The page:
An example of the deficiencies in current NWP and satellite-derived flux products is illustrated in Fig. 1 by the spatial distribution of the LHF for Hurricanes Fabian (1800 UTC 2 September 2003) and Isabel (1800 UTC 13 September 2003). Compared to the National Oceanic and Atmospheric Administration-12 (NOAA-12) Advanced Very High Resolution Radiometer (AVHRR) images of Hurricanes Fabian (2000 UTC 2 September) and Isabel (2100 UTC 13 September), none of the available NWP and satellite-derived flux products reproduce a well-organized and distinct structure of the LHF associated with the hurricanes. Specifically, the National Centers for Environmental Prediction reanalysis II (NCEP2; Kanamitsu et al. 2002) identifies some LHF signals in response to the hurricanes, but is located too far north for Hurricane Fabian and too far northeast for Hurricane Isabel as compared to the observed position of the hurricanes. The Objectively Analyzed air–sea Fluxes (OAFlux; Yu and Weller 2007) does not have discernible LHF signals associated with the hurricanes. The Hamburg Ocean–Atmosphere Parameters and Fluxes version 3 (HOAPS3; Andersson et al. 2007) seems to have the hurricane-related LHF variations at correct locations, but the magnitude of the LHF is weak, and the majority of the data is missing within ~100–200 km of the storm center. The European Centre for Medium-Range Weather Forecasts Interim Reanalysis (ERA-Interim; Simmons et al. 2007) also shows a very weak LHF response to the hurricanes (Manning and Hart 2007).

Fig. 1.

Spatial distribution of LHF (W m−2) for (top) Hurricane Fabian (1800 UTC 2 Sep 2003) and (bottom) Hurricane Isabel (1800 UTC 13 Sep 2003) for the NWP and satellite-derived flux products (NCEP2, OAFlux, HOAPS3, and ERA-Interim). The contours are the NCEP2 surface pressure. NOAA-12 AVHRR image of Hurricane Fabian (2000 UTC 2 Sep 2003) and Isabel (2100 UTC 13 Sep 2003) were obtained online at http://meto.umd.edu/~stevenb/hurr/03/03.html.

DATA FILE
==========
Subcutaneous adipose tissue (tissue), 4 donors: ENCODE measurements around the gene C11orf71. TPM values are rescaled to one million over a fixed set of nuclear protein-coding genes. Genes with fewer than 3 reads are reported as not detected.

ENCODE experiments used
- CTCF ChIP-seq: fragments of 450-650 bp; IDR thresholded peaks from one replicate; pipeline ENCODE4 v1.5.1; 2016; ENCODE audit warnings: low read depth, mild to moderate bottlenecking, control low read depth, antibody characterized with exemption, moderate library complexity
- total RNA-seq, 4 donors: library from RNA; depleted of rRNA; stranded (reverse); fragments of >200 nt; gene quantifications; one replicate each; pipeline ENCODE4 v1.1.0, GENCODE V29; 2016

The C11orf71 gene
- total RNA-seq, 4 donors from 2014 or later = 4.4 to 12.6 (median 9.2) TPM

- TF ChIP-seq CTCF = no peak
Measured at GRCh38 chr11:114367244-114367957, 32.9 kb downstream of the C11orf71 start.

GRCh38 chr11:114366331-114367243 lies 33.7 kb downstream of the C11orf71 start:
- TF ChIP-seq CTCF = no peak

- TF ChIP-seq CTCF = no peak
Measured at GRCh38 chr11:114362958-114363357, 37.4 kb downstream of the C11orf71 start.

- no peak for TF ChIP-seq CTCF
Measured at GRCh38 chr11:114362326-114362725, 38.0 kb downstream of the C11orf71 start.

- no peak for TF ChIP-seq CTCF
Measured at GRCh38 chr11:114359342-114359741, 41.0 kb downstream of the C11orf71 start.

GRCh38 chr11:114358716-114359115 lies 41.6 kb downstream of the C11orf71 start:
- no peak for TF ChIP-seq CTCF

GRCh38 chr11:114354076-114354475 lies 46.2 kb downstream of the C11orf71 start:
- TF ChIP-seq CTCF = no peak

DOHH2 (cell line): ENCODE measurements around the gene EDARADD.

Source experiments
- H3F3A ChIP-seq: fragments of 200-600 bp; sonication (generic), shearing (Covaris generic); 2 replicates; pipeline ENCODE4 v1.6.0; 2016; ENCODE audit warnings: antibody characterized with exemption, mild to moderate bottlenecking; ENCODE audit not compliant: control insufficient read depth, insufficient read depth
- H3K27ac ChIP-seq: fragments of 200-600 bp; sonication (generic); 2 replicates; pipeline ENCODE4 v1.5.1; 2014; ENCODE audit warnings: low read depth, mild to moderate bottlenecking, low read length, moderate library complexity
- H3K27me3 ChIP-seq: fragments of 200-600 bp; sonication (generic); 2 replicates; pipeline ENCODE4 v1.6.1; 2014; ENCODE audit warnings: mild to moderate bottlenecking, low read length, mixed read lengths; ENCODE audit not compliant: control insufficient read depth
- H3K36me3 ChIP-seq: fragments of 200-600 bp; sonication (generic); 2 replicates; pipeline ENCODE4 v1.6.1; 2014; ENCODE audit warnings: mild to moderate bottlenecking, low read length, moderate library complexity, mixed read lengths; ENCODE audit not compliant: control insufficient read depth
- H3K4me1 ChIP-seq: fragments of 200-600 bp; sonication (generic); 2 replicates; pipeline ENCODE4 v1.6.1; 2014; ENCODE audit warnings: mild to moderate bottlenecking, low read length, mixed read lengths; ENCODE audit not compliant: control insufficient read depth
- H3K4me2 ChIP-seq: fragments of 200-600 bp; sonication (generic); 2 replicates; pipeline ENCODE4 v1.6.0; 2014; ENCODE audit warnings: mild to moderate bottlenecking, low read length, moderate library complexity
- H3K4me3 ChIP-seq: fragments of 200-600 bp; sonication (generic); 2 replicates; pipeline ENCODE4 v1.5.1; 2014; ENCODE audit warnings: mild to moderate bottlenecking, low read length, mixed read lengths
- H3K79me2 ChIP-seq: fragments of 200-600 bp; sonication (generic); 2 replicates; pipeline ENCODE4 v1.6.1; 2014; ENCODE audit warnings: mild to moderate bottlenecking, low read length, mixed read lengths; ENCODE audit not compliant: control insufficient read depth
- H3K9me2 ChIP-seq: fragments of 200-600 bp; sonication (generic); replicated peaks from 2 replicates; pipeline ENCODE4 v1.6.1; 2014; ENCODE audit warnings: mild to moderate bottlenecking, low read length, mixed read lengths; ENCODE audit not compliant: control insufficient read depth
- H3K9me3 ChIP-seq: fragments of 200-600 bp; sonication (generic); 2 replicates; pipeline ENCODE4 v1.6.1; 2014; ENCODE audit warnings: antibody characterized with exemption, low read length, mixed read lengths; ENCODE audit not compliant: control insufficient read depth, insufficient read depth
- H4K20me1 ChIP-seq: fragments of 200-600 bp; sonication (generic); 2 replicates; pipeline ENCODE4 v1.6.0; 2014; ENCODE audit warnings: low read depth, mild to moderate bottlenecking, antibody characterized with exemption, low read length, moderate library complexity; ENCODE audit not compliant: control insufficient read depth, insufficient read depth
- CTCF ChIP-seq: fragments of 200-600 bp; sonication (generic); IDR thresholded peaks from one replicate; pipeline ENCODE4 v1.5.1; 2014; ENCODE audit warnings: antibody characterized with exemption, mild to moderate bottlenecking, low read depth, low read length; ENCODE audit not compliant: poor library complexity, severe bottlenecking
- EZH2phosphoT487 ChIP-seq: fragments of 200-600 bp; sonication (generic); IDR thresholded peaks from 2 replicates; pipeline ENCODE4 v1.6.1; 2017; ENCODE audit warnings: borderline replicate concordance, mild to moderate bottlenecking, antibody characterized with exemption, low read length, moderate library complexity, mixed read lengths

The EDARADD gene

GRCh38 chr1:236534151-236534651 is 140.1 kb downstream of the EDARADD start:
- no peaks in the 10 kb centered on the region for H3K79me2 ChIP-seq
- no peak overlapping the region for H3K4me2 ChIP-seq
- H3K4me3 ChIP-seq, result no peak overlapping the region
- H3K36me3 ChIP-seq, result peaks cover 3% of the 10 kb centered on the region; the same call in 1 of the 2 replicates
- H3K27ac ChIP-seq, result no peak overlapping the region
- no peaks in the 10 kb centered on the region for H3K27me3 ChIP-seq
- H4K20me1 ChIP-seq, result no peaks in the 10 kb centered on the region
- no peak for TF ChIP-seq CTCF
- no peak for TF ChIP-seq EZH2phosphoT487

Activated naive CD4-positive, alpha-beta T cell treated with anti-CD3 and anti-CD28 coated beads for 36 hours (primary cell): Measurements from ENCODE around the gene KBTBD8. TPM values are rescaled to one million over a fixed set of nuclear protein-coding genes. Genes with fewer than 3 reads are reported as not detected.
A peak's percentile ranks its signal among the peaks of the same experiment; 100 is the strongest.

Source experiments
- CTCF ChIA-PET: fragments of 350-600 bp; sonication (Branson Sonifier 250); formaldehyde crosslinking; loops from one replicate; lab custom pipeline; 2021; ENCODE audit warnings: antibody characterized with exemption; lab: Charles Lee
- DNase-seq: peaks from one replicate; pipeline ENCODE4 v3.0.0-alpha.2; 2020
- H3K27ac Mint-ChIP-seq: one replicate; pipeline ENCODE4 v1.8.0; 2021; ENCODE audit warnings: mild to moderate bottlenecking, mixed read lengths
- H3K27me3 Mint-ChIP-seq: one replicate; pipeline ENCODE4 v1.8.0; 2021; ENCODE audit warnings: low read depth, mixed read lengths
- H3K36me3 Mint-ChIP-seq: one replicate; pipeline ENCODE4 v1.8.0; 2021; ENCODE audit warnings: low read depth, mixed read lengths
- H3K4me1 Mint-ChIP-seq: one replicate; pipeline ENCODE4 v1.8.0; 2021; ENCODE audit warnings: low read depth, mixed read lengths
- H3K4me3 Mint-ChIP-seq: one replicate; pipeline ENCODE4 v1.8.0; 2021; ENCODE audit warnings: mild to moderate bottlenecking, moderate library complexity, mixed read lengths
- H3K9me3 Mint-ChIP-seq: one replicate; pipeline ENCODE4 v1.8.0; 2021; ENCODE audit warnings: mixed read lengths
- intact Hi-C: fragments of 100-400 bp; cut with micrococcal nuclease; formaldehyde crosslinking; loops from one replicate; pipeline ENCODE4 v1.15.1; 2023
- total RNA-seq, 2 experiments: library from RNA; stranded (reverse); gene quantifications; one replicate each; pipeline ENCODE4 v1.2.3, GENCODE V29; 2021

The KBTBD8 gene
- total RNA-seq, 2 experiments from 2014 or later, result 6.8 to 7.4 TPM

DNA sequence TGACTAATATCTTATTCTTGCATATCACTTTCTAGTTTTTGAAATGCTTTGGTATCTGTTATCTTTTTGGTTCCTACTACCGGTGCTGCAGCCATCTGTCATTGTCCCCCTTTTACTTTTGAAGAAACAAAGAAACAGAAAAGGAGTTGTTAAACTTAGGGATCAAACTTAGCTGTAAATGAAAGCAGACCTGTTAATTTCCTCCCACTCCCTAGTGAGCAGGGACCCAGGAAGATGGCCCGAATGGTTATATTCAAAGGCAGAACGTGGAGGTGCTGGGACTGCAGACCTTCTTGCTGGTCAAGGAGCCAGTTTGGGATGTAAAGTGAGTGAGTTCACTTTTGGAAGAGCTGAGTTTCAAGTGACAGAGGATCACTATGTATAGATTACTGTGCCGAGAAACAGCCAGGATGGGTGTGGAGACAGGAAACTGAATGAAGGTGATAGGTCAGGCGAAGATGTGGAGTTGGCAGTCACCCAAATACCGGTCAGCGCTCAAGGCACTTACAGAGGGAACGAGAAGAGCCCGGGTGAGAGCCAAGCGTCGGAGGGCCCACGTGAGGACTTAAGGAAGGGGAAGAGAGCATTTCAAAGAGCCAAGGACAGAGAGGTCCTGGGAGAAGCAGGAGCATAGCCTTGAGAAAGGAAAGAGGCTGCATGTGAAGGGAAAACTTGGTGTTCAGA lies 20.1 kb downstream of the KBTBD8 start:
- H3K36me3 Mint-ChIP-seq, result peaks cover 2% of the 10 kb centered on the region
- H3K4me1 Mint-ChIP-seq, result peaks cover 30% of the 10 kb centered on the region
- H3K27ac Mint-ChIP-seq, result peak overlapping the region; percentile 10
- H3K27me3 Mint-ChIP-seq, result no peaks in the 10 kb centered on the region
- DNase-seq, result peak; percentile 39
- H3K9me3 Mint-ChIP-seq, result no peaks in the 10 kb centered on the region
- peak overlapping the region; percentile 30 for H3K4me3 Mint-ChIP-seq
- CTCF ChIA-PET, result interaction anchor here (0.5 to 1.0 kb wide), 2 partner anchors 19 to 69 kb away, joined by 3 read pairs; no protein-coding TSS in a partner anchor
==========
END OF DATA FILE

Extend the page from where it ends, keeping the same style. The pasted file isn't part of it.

Fig. 1.

Spatial distribution of LHF (W m−2) for (top) Hurricane Fabian (1800 UTC 2 Sep 2003) and (bottom) Hurricane Isabel (1800 UTC 13 Sep 2003) for the NWP and satellite-derived flux products (NCEP2, OAFlux, HOAPS3, and ERA-Interim). The contours are the NCEP2 surface pressure. NOAA-12 AVHRR image of Hurricane Fabian (2000 UTC 2 Sep 2003) and Isabel (2100 UTC 13 Sep 2003) were obtained online at http://meto.umd.edu/~stevenb/hurr/03/03.html.

In this paper, we use a new high-resolution satellite-derived ocean surface turbulent flux dataset (called XSeaFlux) that is designed to resolve the extreme surface latent heat flux in hurricanes. Recent new satellite-derived surface and near-surface parameters with improved retrieval methods (see section 2 for details) are applied in this study, in addition to a new bulk flux model that includes careful consideration of the flux transfer at high winds (see section 2 for details). The XSeaFlux LHF is evaluated and interpreted using field observations. Applications of the XSeaFlux data are made to interpret details of ocean surface latent heat fluxes for Hurricanes Fabian and Isabel.

2. Data and methods

The datasets employed in this study include the following:

  • the established ocean surface LHF datasets, including the NCEP2 (NWP reanalysis; Kanamitsu et al. 2002), the OAFlux (a blended product using in situ observations, NWP reanalysis, and satellite product; Yu and Weller 2007), the HOAPS3 (satellite-derived product; Andersson et al. 2007), and the ERA-Interim (NWP reanalysis; Simmons et al. 2007);

  • the new satellite-derived XSeaFlux dataset that provides ocean surface LHF as well as surface and near-surface parameters on a spatial scale of 0.25° and a temporal scale of 6 h;

  • in situ airborne observations of the LHF from the CBLAST field experiment (Drennan et al. 2007) for Hurricanes Fabian and Isabel (2003);

  • North Atlantic hurricane data obtained from the Extended Best Tracks dataset (Demuth et al. 2006).